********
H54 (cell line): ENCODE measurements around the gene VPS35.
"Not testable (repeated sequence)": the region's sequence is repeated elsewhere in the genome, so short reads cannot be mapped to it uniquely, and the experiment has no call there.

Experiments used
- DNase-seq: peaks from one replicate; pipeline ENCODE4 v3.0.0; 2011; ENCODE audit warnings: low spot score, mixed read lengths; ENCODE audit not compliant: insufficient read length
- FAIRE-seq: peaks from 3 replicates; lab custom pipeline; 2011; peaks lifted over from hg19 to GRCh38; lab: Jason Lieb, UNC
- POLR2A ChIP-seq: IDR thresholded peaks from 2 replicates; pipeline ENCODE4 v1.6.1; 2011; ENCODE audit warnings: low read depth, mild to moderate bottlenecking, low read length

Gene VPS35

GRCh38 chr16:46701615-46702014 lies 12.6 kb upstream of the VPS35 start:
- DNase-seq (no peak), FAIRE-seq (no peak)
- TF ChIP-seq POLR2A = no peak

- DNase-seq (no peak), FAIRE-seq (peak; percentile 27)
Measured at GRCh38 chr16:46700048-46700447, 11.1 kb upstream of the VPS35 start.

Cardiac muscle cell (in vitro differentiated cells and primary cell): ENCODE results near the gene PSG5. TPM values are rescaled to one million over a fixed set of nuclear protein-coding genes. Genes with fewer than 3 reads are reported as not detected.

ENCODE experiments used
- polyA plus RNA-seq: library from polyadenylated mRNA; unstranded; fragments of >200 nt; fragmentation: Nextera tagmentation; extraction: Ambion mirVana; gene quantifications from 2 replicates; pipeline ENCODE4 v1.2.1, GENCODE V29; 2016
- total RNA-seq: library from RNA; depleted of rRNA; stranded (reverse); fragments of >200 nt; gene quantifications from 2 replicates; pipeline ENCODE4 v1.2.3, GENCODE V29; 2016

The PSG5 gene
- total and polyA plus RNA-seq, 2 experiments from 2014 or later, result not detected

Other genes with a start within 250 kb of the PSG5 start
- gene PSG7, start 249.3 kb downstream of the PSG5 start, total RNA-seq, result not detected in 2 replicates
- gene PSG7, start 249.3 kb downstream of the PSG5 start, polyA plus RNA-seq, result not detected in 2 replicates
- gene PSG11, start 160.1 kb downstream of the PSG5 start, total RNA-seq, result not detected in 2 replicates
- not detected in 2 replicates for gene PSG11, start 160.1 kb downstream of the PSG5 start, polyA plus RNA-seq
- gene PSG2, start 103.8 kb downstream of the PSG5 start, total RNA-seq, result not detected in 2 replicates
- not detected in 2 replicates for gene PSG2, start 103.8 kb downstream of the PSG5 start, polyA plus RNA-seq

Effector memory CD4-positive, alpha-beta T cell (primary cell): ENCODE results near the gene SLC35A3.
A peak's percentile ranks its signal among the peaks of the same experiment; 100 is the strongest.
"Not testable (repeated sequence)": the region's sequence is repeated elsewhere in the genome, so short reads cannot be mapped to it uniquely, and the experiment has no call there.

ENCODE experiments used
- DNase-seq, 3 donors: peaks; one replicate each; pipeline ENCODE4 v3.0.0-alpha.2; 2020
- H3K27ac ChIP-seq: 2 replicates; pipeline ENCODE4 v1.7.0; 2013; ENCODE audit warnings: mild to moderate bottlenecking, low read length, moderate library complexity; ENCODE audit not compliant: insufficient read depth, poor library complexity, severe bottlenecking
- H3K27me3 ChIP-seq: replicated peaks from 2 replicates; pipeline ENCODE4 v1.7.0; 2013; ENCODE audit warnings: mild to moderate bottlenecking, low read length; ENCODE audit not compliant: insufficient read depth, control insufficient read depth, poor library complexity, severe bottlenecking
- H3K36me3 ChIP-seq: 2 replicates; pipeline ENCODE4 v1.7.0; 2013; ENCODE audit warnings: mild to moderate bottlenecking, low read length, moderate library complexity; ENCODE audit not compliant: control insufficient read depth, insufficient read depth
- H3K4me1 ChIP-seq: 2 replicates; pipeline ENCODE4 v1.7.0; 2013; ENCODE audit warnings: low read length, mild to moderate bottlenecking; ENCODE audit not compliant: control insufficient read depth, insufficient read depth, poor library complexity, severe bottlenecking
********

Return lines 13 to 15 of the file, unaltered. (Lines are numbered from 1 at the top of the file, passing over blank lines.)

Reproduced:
Cardiac muscle cell (in vitro differentiated cells and primary cell): ENCODE results near the gene PSG5. TPM values are rescaled to one million over a fixed set of nuclear protein-coding genes. Genes with fewer than 3 reads are reported as not detected.

ENCODE experiments used
- polyA plus RNA-seq: library from polyadenylated mRNA; unstranded; fragments of >200 nt; fragmentation: Nextera tagmentation; extraction: Ambion mirVana; gene quantifications from 2 replicates; pipeline ENCODE4 v1.2.1, GENCODE V29; 2016